[For the sake of having a repository for my newspaper columns and articles, and allowing a second chance for those who missed them the first time, I reprint them here, with permission. The following was originally printed in The Forum newspaper on May 10, 2014. Rather than the photos that were submitted and used in this piece, however, I am including one that was left out that highlights the main subject and one of her young students at the conclusion of the tea in 2001.]
Faith Conversations: Mother’s Day tea meaningful event for parents, children
By Roxane B. Salonen
|Jean Eppler and Sara Nistler, Mother’s Day Tea 2001|
FARGO – A colleague from her days teaching in Sioux Falls, S.D., first gave Jean Eppler the idea, but it’s evolved into something mothers who’ve experienced it have a hard time explaining without getting choked up.
“It was like time stood still; like I was stepping into a different world – a time when motherhood was so revered and precious,” says Linda Morris, now of Boise, Idaho.
Morris’ son, Griffin, now 21, was among the first crop of first-graders to help host the Mother’s Day Tea, an event that has been taking place in Eppler’s classroom at Nativity Elementary in Fargo every May for the past 20 years.
“The essence and the incredible dignity of being a mother was captured in that little room, and it definitely touched your heart and stayed with you,” Morris adds. “The effects of it left a mark that I can still feel to this day.”
The event – which usually happens the Friday before Mother’s Day – involves a candlelight ceremony led by the students dressed in their Sunday best.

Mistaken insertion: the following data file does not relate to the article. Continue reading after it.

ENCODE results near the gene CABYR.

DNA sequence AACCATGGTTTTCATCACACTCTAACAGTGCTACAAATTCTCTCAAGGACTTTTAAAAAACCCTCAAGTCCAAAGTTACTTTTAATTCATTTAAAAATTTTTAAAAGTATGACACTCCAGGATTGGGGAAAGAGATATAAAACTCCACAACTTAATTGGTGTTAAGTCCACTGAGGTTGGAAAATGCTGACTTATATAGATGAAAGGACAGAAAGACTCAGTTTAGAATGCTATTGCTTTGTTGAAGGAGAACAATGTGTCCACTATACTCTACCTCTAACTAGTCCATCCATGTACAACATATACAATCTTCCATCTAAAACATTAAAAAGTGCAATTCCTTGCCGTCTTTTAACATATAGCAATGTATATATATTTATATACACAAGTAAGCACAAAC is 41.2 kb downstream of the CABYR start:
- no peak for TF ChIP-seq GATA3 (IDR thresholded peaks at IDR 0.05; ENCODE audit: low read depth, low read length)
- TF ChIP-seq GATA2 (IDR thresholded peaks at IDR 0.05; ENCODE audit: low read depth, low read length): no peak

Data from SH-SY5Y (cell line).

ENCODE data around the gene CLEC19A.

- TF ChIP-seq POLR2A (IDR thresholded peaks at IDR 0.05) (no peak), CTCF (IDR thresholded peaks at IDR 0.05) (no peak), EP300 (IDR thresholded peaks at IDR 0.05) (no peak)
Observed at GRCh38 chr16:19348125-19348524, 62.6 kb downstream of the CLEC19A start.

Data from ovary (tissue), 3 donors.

Mothers sit in chairs in a circle surrounding the children, and the children sit or stand in the middle.
In atypical first-grade fashion, their postures and expressions are serious and reverent.
Along with prayers and other offerings, the children recite the song, “Mary Did You Know?” in sign language, and place roses, one by one, into a vase at the base of a tabletop statue of Mary – a symbolic gesture of what some Christians refer to as the “May crowning,” an annual tribute to Jesus’ mother.
When the lights come on, the children serve their mothers tea and cider, along with delicate, heart-shaped cookies, from a sterling silver tea set; shower them with handmade gifts; then hunker down together to a watch a slideshow depicting their entire school year – including plenty of first-lost-tooth poses.
Unbeknownst to the kids, Eppler begins preparing quietly for this day back in August.
“It’s a big commitment. And I don’t do anything else the week leading up it,” she says. “My own children have never experienced it, but they’ll come home now as adults when I’m rolling out the sugar cookies and say, ‘Oh, it’s the Mother’s Day Tea.’ And they’ll get just as excited as I do.”
During those final days of preparation, her husband, Cray, watches the slideshow with her at home, and it never fails to affect him.
“He just sits and bawls,” she says. “He’ll say, ‘I don’t even know these kids but this is making me cry.’ It’s really become a family affair for us.”
The first tea – a May sorrow
When asked about her very first tea, Eppler pauses, then brings forth a memory she’d nearly forgotten.